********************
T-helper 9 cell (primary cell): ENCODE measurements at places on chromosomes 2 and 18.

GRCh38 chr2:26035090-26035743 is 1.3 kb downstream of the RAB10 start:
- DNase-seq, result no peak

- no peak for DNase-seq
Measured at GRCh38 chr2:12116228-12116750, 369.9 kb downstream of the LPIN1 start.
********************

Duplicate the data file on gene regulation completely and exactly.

T-helper 9 cell (primary cell): ENCODE measurements at places on chromosomes 2 and 18.

GRCh38 chr2:26035090-26035743 is 1.3 kb downstream of the RAB10 start:
- DNase-seq, result no peak

- no peak for DNase-seq
Measured at GRCh38 chr2:12116228-12116750, 369.9 kb downstream of the LPIN1 start.